In This Special Report:
Subjective complaints of impaired concentration, memory, and attention are common in people with major depressive disorder (MDD), and research shows that a variety of structural brain abnormalities are associated with MDD.1 These findings have intensified the interest in quantitative assessment of cognitive and neuropsychological performance in patients with mood disorders. Many studies that used standardized cognitive tests have found that mild cognitive abnormalities are associated with MDD and that these abnormalities are more pronounced in persons who have MDD with melancholic or psychotic features.2,3 Older patients with MDD, especially those with onset of illness after age 55 years and patients who have signs of vascular injury to the brain, were also shown to have cognitive abnormalities.4-6
In this article, we review the scientific literature that addresses neuropsychological and cognitive impairments in patients who have MDD.
A few key conceptual issues need to be considered when evaluating research on MDD in general and on the association of cognitive dysfunction with MDD in particular. It is increasingly clear that MDD is a genetically complex syndrome with multiple causal pathways involving gene-environment interactions.7 In addition, pathology associated with co-occurring drug and alcohol(Drug information on alcohol) abuse and some general medical disorders, such as diabetes, cardiovascular disease, and autoimmune disorders, may further contribute to the pathology of MDD or lead to mental states that share many of the same symptoms but arise from markedly different neurobiological origins.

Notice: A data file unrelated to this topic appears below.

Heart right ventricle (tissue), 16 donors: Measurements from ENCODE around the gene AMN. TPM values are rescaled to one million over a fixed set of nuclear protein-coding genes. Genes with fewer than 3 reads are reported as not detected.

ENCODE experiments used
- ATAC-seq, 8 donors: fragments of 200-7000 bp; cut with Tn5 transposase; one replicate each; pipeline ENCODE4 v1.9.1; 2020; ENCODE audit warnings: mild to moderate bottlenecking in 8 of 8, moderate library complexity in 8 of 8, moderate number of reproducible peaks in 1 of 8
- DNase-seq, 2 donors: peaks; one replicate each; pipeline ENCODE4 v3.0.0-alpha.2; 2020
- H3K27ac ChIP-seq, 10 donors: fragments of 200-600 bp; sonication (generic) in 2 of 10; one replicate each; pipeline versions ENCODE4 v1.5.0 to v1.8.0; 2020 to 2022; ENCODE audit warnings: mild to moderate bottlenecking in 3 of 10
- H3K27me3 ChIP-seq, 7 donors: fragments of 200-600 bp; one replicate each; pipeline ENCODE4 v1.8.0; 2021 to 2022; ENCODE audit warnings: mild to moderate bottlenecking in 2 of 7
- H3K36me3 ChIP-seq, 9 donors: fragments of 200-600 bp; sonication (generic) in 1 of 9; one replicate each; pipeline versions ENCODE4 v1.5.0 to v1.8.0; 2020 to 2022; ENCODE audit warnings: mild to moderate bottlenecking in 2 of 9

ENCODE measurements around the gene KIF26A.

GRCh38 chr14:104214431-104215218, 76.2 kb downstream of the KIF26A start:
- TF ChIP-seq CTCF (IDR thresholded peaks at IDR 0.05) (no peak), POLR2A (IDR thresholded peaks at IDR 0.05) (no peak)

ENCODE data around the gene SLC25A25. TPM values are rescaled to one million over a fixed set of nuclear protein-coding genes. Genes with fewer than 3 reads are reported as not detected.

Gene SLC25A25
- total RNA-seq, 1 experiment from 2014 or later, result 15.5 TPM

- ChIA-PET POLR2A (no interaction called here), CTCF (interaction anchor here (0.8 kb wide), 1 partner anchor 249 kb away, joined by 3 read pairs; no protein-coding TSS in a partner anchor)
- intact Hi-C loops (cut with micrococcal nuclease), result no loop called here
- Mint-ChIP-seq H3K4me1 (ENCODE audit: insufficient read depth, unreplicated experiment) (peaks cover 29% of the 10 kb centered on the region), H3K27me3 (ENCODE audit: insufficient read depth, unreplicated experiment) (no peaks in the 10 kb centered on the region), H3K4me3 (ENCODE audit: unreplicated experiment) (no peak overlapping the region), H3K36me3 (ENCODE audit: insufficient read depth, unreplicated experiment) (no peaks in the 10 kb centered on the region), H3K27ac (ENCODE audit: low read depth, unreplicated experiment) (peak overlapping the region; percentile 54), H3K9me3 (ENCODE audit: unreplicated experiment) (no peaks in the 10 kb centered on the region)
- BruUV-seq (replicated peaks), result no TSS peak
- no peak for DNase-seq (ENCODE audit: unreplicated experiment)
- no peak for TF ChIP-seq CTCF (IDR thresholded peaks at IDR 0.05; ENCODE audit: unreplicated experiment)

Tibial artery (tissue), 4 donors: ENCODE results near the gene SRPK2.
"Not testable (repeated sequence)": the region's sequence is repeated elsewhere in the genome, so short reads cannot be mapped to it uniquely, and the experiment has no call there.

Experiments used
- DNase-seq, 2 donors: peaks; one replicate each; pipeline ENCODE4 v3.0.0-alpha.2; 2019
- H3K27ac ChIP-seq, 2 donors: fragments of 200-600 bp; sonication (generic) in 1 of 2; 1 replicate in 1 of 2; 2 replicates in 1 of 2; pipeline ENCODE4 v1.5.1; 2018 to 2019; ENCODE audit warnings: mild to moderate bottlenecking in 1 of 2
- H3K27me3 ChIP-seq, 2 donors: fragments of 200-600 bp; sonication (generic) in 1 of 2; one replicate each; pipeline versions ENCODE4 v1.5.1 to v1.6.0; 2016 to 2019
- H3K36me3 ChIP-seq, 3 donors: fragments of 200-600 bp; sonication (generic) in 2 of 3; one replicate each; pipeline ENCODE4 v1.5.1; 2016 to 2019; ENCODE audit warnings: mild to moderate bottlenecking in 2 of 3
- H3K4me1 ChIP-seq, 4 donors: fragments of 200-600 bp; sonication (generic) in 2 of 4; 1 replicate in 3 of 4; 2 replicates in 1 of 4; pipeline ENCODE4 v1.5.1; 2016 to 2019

MDD as currently defined may be an overly broad category to use when investigating genetic and neurobiological mechanisms. On the basis of available literature, MDD is most parsimoniously assumed to be a syndrome—a “collection of symptoms that often occur together but for which there is no known cause.”8 Once causal mechanisms are better understood, MDD might be subdivided into a more narrowly defined set of diseases or disorders that make up the syndrome. Such thinking has added some urgency to the search for subtypes of MDD or for subsets of the MDD syndrome that might be more likely to result from a narrower set of causal pathways and be associated with a more discrete neurobiology. Such narrower subsets are frequently referred to as intermediate phenotypes or endophenotypes.9
It has been suggested that the onset of MDD after age 50 and/or MDD with visual signs of CNS injury associated with vascular disease (eg, deep white matter hyperintensities) might reflect symptoms that distinguish a narrower phenotype or subtype of MDD.10 In particular, the presence of more severe cognitive dysfunction in late-onset and vascular MDD is associated with a higher rate of regional deep white matter abnormalities, a greater likelihood of subsequent dementia, a reduced rate of antidepressant treatment response, and a higher rate of residual cognitive impairment after successful treatment of the depressive symptoms.11-16